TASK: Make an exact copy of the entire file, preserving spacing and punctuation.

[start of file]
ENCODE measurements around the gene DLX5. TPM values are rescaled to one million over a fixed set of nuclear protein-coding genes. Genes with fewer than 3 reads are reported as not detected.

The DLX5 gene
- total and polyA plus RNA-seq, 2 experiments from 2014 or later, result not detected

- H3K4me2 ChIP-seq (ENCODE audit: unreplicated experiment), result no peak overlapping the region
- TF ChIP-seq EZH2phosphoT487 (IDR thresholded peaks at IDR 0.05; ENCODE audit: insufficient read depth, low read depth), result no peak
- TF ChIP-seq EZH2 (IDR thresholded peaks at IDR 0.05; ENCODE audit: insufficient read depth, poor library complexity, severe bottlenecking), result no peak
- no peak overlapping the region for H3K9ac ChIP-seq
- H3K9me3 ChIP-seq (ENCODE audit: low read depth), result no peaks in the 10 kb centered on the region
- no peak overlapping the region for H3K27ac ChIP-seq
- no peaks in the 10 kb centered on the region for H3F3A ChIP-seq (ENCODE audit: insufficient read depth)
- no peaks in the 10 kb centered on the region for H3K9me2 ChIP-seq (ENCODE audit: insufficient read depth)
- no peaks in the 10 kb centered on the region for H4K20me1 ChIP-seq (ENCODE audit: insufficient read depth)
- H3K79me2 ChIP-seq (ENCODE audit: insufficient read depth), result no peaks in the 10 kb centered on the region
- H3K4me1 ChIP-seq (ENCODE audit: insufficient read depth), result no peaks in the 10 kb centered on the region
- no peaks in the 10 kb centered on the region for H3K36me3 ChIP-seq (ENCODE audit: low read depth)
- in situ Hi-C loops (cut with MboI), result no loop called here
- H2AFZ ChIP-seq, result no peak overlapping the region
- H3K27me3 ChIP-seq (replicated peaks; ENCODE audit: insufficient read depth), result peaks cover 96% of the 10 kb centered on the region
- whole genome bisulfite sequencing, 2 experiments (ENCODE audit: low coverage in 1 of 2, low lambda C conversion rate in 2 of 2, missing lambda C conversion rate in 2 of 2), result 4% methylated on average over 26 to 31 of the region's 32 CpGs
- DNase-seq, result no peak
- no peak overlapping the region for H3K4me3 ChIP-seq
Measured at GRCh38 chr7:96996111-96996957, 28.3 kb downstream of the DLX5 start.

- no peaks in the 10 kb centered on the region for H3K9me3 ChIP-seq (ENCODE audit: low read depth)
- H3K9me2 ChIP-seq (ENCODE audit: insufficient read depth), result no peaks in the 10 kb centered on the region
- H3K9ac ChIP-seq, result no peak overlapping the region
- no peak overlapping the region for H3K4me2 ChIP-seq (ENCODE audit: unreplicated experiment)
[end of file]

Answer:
ENCODE measurements around the gene DLX5. TPM values are rescaled to one million over a fixed set of nuclear protein-coding genes. Genes with fewer than 3 reads are reported as not detected.

The DLX5 gene
- total and polyA plus RNA-seq, 2 experiments from 2014 or later, result not detected

- H3K4me2 ChIP-seq (ENCODE audit: unreplicated experiment), result no peak overlapping the region
- TF ChIP-seq EZH2phosphoT487 (IDR thresholded peaks at IDR 0.05; ENCODE audit: insufficient read depth, low read depth), result no peak
- TF ChIP-seq EZH2 (IDR thresholded peaks at IDR 0.05; ENCODE audit: insufficient read depth, poor library complexity, severe bottlenecking), result no peak
- no peak overlapping the region for H3K9ac ChIP-seq
- H3K9me3 ChIP-seq (ENCODE audit: low read depth), result no peaks in the 10 kb centered on the region
- no peak overlapping the region for H3K27ac ChIP-seq
- no peaks in the 10 kb centered on the region for H3F3A ChIP-seq (ENCODE audit: insufficient read depth)
- no peaks in the 10 kb centered on the region for H3K9me2 ChIP-seq (ENCODE audit: insufficient read depth)
- no peaks in the 10 kb centered on the region for H4K20me1 ChIP-seq (ENCODE audit: insufficient read depth)
- H3K79me2 ChIP-seq (ENCODE audit: insufficient read depth), result no peaks in the 10 kb centered on the region
- H3K4me1 ChIP-seq (ENCODE audit: insufficient read depth), result no peaks in the 10 kb centered on the region
- no peaks in the 10 kb centered on the region for H3K36me3 ChIP-seq (ENCODE audit: low read depth)
- in situ Hi-C loops (cut with MboI), result no loop called here
- H2AFZ ChIP-seq, result no peak overlapping the region
- H3K27me3 ChIP-seq (replicated peaks; ENCODE audit: insufficient read depth), result peaks cover 96% of the 10 kb centered on the region
- whole genome bisulfite sequencing, 2 experiments (ENCODE audit: low coverage in 1 of 2, low lambda C conversion rate in 2 of 2, missing lambda C conversion rate in 2 of 2), result 4% methylated on average over 26 to 31 of the region's 32 CpGs
- DNase-seq, result no peak
- no peak overlapping the region for H3K4me3 ChIP-seq
Measured at GRCh38 chr7:96996111-96996957, 28.3 kb downstream of the DLX5 start.

- no peaks in the 10 kb centered on the region for H3K9me3 ChIP-seq (ENCODE audit: low read depth)
- H3K9me2 ChIP-seq (ENCODE audit: insufficient read depth), result no peaks in the 10 kb centered on the region
- H3K9ac ChIP-seq, result no peak overlapping the region
- no peak overlapping the region for H3K4me2 ChIP-seq (ENCODE audit: unreplicated experiment)